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“When women are pregnant, headaches commonly go away due to sustained high estrogen levels,” he says. “When estrogen falls in postpartum,” they often return.
5. What should I do if I feel a migraine coming on?
The sooner you get on top of pain, the easier it is to quell.“The most important thing is to know what works,” Silberstein says.
Doctor’s Rx: If noise and smell affect you, get away from the source. Lying down and placing cold compresses on your head may also help.
Among over-the-counter remedies, Excedrin Migraine, which has caffeine and aspirin, is the only one approved by the Food and Drug Administration (FDA) for migraines. Caffeine narrows blood vessels, which may help relieve a headache and boost the pain relievers’ effectiveness.
Your doctor may prescribe medications that have combinations of butalbital, aspirin and caffeine (such as Fiorinal), or butalbital, acetaminophen, and caffeine (Fioricet).
“Butalbital is a calming medicine,” Trescot says.
Others include a prescription nonsteroidal anti-inflammatory drug (NSAID) or diclofenac potassium (Cambia), which was approved by the FDA for migraines in 2010 and is taken dissolved in water. Another option: triptans, which come in tablets, injections or nasal sprays, and narrow the brain’s blood vessels.
Botox, a popular anti-aging therapy, was also approved in 2010 for people with chronic migraines – 15 or more days a month.
“If you have recurring tension headaches, [Botox injections near the temples] can relax the muscles,” Martin says.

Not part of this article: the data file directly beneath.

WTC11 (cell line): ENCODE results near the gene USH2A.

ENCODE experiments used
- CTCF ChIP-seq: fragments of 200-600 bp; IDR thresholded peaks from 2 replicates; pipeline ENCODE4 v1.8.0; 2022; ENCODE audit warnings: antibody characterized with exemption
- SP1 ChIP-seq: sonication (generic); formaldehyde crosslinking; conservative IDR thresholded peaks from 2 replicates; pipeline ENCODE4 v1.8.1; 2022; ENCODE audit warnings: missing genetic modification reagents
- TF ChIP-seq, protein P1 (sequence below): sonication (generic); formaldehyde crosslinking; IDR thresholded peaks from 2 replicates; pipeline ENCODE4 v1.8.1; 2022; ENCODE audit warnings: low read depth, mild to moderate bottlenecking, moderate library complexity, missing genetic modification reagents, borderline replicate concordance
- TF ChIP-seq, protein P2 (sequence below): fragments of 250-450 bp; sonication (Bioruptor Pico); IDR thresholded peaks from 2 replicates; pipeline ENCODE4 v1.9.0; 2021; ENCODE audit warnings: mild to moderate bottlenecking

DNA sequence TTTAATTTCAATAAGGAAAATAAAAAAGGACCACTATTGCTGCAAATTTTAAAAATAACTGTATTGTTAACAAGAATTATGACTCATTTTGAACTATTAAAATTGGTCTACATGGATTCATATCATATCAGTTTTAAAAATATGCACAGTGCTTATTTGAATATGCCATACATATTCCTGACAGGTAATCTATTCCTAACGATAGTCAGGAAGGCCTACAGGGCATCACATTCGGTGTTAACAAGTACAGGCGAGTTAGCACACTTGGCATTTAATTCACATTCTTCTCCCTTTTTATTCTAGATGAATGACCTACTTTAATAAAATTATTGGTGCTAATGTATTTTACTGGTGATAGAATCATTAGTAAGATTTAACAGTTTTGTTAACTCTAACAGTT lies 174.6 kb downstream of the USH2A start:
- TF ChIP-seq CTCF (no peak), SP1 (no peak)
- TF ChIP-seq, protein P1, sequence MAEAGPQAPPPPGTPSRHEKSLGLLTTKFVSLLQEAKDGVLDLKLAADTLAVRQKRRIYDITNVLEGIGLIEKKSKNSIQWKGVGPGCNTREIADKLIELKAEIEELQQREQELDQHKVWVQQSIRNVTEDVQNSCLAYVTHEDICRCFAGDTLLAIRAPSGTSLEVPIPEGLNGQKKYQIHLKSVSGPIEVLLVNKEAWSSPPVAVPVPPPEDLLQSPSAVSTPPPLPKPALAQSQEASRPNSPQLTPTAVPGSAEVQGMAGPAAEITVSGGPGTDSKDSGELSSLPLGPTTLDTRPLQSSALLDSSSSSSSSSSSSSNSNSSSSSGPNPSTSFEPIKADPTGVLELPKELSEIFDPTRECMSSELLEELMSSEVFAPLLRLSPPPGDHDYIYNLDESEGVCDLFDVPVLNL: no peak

6. What are side effects of headache medications?
If you have side effects, let your doctor know; there may be other medications you can try that won’t have such effects.Doctor’s Rx:
Many headache medications – including drugstore remedies – have a drawback: Take them more than three days a week and you can get rebound headaches, says Silberstein.
Essentially they turn off the body’s pain-control system.
Also, NSAIDs like ibuprofen and naproxen can raise the risk of gastrointestinal distress and even bleeding.
Acetaminophen taken in large doses or with alcohol can lead to liver damage.
Most migraine medications, which clamp down on blood vessels, can diminish blood flow to your arms, legs, mouth and heart, causing tingling and even chest pain, Trescot says. “These shouldn’t be used in people with heart disease or a history or risk of stroke.”
Of course, side effects depend on which you’re taking and the dose, says Martin. “They range from nausea to dizziness to a stroke.”
7. If lifestyle changes and medication don’t work, what’s my next step?
It’s important not to give up, Trescot says.Doctor’s Rx:
“You can [take] preventive medications … to calm the brain,” Silberstein says. These include amytriptaline, a tricyclic antidepressant; beta blockers, which are blood-pressure medications; and topiramate and depakote, seizure medications.
Another possibility: See an interventional pain doctor to discuss more invasive treatments, such as nerve blocks or radiofrequency lesioning, a procedure that involves heating the nerve causing the pain, which interrupts and lessens the ache in that area.
8. Are there any new, experimental treatments for the headaches I’m having?
Why ask: New treatments are always in the pipeline, and one might work better for you.
Doctor’s Rx: Researchers are looking at isolating, freezing and killing nerves outside the skull that cause chronic headaches, Trescot says.
Another promising treatment: placing electrodes under the skin at the base of the skull that can replace headache pain with a tingling sensation.
By Dorothy Foltz-Gray
by admin | Jan 8, 2015 | Uncategorized
Migraine Relief: 10 Myths and Facts
By Diane Wedner
Migraines are more than just bad headaches. But many people – and even some doctors – don’t fully understand this complex condition or what’s required for migraine pain relief.
You wake up to throbbing pain on one side of your head. The sun streaming through the bedroom window scorches your eyes like a lightning flash. Moving your head even slightly is excruciating.